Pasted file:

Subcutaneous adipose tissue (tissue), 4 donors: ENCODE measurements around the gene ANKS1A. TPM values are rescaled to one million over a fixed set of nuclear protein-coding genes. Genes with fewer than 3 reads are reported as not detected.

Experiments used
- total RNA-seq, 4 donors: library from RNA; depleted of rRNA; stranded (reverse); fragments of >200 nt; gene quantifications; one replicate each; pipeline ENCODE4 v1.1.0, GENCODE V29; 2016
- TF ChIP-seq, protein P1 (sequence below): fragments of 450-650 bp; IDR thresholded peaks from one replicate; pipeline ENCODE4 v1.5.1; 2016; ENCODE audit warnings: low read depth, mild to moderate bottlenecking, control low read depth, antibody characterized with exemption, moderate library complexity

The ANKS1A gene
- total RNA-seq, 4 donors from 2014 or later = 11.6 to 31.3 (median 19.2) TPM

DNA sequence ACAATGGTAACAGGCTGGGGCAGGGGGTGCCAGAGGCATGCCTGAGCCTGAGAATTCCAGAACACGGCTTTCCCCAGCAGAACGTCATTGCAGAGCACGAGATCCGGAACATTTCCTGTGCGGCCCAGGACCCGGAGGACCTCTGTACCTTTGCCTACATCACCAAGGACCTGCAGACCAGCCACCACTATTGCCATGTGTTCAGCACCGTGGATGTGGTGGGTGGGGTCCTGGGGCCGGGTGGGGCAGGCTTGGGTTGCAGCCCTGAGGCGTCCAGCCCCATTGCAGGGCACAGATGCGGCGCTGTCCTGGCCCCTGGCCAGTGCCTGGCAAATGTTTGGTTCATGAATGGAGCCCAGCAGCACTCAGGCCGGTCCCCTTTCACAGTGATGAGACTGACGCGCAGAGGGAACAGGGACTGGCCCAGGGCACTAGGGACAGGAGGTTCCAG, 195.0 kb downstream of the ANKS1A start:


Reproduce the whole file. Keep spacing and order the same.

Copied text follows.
Subcutaneous adipose tissue (tissue), 4 donors: ENCODE measurements around the gene ANKS1A. TPM values are rescaled to one million over a fixed set of nuclear protein-coding genes. Genes with fewer than 3 reads are reported as not detected.

Experiments used
- total RNA-seq, 4 donors: library from RNA; depleted of rRNA; stranded (reverse); fragments of >200 nt; gene quantifications; one replicate each; pipeline ENCODE4 v1.1.0, GENCODE V29; 2016
- TF ChIP-seq, protein P1 (sequence below): fragments of 450-650 bp; IDR thresholded peaks from one replicate; pipeline ENCODE4 v1.5.1; 2016; ENCODE audit warnings: low read depth, mild to moderate bottlenecking, control low read depth, antibody characterized with exemption, moderate library complexity

The ANKS1A gene
- total RNA-seq, 4 donors from 2014 or later = 11.6 to 31.3 (median 19.2) TPM

DNA sequence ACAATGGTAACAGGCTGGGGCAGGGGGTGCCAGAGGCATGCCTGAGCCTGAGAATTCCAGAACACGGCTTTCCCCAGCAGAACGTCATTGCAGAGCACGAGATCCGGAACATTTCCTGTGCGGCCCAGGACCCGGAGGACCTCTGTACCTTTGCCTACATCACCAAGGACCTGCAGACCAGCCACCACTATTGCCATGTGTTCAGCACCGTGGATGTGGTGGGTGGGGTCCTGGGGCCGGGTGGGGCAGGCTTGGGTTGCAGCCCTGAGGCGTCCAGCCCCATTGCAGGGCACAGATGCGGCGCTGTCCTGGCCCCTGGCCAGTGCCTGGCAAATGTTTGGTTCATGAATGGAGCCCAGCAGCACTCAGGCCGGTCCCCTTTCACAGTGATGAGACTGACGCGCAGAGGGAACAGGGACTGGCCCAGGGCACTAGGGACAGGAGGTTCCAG, 195.0 kb downstream of the ANKS1A start: